Purushakara, Puruṣakāra, Purusha-kara: 9 definitions


Purushakara means something in Hinduism, Sanskrit, the history of ancient India. If you want to know the exact meaning, history, etymology or English translation of this term then check out the descriptions on this page. Add your comment or reference to a book if you want to contribute to this summary article.

The Sanskrit term Puruṣakāra can be transliterated into English as Purusakara or Purushakara, using the IAST transliteration scheme (?).

In Hinduism

Vyakarana (Sanskrit grammar)

[«previous (P) next»] — Purushakara in Vyakarana glossary
Source: Wikisource: A dictionary of Sanskrit grammar

Puruṣakāra (पुरुषकार).—Name of a commentary on the Sarasvatikaņthābharaņa of Bhoja by Kŗşņalilāśukamuni.

context information

Vyakarana (व्याकरण, vyākaraṇa) refers to Sanskrit grammar and represents one of the six additional sciences (vedanga) to be studied along with the Vedas. Vyakarana concerns itself with the rules of Sanskrit grammar and linguistic analysis in order to establish the correct context of words and sentences.

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India history and geogprahy

Source: Cologne Digital Sanskrit Dictionaries: Indian Epigraphical Glossary

Puruṣa-akāra.—(SITI), human form. Note: puruṣa-akāra is defined in the “Indian epigraphical glossary” as it can be found on ancient inscriptions commonly written in Sanskrit, Prakrit or Dravidian languages.

India history book cover
context information

The history of India traces the identification of countries, villages, towns and other regions of India, as well as royal dynasties, rulers, tribes, local festivities and traditions and regional languages. Ancient India enjoyed religious freedom and encourages the path of Dharma, a concept common to Buddhism, Hinduism, and Jainism.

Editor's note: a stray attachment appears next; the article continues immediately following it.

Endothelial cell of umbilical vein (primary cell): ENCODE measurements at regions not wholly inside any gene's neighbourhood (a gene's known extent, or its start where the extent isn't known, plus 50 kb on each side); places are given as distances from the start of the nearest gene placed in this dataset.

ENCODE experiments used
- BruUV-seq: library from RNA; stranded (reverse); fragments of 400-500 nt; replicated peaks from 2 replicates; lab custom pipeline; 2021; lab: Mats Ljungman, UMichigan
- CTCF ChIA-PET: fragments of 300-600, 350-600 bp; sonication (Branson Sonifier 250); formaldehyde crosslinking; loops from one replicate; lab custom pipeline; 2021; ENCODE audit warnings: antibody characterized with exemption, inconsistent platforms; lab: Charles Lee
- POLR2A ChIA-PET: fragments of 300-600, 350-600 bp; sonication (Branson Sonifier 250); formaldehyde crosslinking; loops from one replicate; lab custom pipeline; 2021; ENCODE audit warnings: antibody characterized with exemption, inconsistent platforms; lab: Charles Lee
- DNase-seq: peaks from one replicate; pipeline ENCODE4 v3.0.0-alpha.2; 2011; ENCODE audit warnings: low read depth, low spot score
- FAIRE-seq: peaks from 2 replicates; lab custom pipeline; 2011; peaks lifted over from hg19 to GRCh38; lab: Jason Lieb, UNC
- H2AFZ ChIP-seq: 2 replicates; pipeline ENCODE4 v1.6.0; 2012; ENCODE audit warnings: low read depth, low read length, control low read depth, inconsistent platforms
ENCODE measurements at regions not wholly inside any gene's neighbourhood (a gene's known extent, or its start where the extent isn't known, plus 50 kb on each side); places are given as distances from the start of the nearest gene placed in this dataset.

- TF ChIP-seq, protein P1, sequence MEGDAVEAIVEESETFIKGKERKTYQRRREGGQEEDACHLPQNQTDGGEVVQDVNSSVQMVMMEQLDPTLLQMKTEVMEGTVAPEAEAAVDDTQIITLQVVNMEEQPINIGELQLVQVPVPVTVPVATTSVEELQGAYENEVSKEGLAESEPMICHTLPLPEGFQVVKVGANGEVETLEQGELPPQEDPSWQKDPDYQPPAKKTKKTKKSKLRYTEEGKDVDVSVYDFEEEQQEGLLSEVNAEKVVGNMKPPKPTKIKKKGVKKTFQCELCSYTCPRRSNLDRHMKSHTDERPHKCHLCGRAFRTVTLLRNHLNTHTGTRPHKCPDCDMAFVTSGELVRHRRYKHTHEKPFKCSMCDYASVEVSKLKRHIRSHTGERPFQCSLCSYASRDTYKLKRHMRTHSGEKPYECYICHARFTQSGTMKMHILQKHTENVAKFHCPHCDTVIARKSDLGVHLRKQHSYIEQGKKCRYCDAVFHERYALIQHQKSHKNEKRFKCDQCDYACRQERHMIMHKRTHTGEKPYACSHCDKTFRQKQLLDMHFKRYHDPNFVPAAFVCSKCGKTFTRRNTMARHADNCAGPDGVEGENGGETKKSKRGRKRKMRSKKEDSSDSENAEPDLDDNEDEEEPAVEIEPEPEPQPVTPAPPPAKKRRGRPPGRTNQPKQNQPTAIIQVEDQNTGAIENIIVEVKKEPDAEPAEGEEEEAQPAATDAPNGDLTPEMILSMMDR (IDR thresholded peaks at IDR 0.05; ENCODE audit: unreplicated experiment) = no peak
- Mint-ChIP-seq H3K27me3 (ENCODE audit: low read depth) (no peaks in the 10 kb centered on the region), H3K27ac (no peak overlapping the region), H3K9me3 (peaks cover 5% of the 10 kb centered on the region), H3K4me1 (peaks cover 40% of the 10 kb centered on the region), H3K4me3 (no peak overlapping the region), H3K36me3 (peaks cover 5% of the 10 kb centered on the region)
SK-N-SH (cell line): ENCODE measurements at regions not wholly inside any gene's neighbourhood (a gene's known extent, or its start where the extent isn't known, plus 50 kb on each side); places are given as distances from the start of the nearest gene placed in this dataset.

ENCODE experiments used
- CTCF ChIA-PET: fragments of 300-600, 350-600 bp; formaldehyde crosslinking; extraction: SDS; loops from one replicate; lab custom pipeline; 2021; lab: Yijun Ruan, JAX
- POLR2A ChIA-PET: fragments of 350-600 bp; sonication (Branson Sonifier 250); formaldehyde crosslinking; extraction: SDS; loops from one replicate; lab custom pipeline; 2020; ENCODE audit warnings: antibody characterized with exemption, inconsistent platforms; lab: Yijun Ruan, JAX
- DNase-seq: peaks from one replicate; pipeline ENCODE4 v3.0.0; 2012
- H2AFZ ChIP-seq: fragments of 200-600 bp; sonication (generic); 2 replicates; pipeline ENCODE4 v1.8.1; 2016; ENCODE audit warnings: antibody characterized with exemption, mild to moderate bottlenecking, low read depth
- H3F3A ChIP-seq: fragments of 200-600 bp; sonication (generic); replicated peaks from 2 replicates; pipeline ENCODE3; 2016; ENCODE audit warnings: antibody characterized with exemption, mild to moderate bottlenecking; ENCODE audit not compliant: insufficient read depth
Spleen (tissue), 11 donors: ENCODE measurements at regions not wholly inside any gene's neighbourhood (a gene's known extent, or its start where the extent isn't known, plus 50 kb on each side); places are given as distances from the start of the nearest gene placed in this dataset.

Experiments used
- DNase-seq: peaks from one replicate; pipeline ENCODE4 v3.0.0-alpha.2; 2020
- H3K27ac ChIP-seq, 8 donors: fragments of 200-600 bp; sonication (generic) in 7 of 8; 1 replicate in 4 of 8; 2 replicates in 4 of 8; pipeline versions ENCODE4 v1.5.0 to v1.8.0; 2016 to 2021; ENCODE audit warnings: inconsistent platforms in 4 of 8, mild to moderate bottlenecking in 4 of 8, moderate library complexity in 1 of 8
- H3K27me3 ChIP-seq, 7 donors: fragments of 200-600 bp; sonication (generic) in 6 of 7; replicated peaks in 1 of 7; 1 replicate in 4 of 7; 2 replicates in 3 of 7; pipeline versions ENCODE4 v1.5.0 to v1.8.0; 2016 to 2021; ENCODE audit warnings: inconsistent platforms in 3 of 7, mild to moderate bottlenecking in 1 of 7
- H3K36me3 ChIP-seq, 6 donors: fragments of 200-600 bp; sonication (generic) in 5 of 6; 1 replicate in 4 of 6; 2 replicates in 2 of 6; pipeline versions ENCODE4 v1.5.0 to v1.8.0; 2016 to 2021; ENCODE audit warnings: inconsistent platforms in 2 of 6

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Languages of India and abroad

Sanskrit-English dictionary

[«previous (P) next»] — Purushakara in Sanskrit glossary
Source: DDSA: The practical Sanskrit-English dictionary

Puruṣakāra (पुरुषकार).—

1) human effort or exertion, manly act, manliness, prowess (opp. daiva); एवं पुरुषकारेण विना दैवं न सिध्यति (evaṃ puruṣakāreṇa vinā daivaṃ na sidhyati) H. Pr.32; दैवे पुरुषकारे च कर्मसिद्धिर्व्यवस्थिता (daive puruṣakāre ca karmasiddhirvyavasthitā) Y.1.349; cf. 'god helps those who help themselves'; अभिमतसिद्धिर- शेषा भवति हि पुरुषस्य पुरुषकारेण (abhimatasiddhira- śeṣā bhavati hi puruṣasya puruṣakāreṇa) Pt.5.3; Ki.5.52.

2) manhood, virility.

3) haughtiness, pride.

Derivable forms: puruṣakāraḥ (पुरुषकारः).

Puruṣakāra is a Sanskrit compound consisting of the terms puruṣa and kāra (कार).

Source: Cologne Digital Sanskrit Dictionaries: Edgerton Buddhist Hybrid Sanskrit Dictionary

Purusakāra (पुरुसकार).—(°-) (= Sanskrit), in °ra-phalam, one of the 5 phala (q.v.): Mvy 2274; sc. of karuṇā acc. to Sūtrāl. xvii.31, comm., fruit consisting of heroic deed, because it brings happiness to others and penance (austerity, tapas) to oneself, reading in text and comm. tāpaka instead of tāyaka, with Lévi's note in transl., but Lévi's transl. (qui éclaire le Moi) seems clearly wrong; it brings pain to oneself, pleasure only to others; tapas surely cannot mean illumination; it is this quality which makes it heroic; in more general sense Bbh 102.17, expl. 103.1—5, puruṣa- kāreṇa yadi vā kṛṣyā…sasyādikaṃ lābhādikaṃ ca phalam abhinirvartayati…

Source: Cologne Digital Sanskrit Dictionaries: Shabda-Sagara Sanskrit-English Dictionary

Puruṣakāra (पुरुषकार).—m.

(-raḥ) 1. Manly act, virility. 2. Effort, exertion. 3. Any act of a man, manhood. E. puruṣa, and kāra a doing.

Source: Cologne Digital Sanskrit Dictionaries: Aufrecht Catalogus Catalogorum

Puruṣakāra (पुरुषकार) as mentioned in Aufrecht’s Catalogus Catalogorum:—grammarian. Often quoted in Mādhavīyadhātuvṛtti (he mentions Dhanapāla and Haradatta).

context information

Sanskrit, also spelled संस्कृतम् (saṃskṛtam), is an ancient language of India commonly seen as the grandmother of the Indo-European language family. Closely allied with Prakrit and Pali, Sanskrit is more exhaustive in both grammar and terms and has the most extensive collection of literature in the world, greatly surpassing its sister-languages Greek and Latin.

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